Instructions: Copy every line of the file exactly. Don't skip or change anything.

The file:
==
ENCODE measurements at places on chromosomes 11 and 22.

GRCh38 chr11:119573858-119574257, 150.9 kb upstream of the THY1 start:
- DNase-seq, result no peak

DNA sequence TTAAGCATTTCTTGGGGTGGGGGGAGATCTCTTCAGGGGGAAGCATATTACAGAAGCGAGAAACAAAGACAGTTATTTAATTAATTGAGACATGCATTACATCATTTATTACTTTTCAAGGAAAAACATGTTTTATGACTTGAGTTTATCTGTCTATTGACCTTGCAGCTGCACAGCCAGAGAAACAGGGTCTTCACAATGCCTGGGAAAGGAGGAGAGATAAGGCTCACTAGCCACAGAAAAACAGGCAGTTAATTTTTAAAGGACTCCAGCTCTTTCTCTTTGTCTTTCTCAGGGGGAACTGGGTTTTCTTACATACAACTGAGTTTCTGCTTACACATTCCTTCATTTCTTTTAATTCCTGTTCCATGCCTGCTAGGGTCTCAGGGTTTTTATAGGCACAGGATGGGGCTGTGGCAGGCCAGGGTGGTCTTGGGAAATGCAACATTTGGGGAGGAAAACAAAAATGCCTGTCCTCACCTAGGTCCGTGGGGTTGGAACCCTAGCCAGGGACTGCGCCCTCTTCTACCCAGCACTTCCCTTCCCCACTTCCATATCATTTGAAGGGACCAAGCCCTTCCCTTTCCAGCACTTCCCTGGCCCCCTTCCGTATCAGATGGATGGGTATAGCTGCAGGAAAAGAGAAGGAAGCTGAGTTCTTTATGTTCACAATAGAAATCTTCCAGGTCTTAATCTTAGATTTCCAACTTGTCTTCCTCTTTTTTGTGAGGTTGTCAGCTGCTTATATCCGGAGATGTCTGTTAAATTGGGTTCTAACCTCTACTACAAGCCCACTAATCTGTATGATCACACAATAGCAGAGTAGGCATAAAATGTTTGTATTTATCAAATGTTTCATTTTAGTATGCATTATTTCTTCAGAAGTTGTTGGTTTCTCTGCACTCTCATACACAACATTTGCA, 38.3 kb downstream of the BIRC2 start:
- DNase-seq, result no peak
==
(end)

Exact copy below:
ENCODE measurements at places on chromosomes 11 and 22.

GRCh38 chr11:119573858-119574257, 150.9 kb upstream of the THY1 start:
- DNase-seq, result no peak

DNA sequence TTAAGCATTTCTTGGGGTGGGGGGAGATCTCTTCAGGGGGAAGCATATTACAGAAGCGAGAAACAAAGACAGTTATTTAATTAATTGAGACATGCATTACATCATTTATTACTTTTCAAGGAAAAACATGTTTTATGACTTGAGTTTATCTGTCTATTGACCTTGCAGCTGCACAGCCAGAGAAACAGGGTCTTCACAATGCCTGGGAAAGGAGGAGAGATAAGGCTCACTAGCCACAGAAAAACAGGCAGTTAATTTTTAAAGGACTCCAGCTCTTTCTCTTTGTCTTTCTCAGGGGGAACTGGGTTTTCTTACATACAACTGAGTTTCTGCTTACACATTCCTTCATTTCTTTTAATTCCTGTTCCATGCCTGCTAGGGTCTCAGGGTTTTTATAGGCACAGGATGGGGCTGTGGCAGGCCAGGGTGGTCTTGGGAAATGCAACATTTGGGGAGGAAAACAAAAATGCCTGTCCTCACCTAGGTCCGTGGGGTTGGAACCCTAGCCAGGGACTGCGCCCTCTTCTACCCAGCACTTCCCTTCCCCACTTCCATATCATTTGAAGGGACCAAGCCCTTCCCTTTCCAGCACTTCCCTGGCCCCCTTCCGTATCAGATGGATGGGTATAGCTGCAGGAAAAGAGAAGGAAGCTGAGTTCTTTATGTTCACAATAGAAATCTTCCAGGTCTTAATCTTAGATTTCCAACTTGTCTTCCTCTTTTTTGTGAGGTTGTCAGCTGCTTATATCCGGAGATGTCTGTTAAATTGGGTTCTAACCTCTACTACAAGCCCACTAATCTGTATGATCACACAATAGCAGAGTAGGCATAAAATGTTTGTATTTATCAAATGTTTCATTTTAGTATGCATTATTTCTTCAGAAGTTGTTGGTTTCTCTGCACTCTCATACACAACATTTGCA, 38.3 kb downstream of the BIRC2 start:
- DNase-seq, result no peak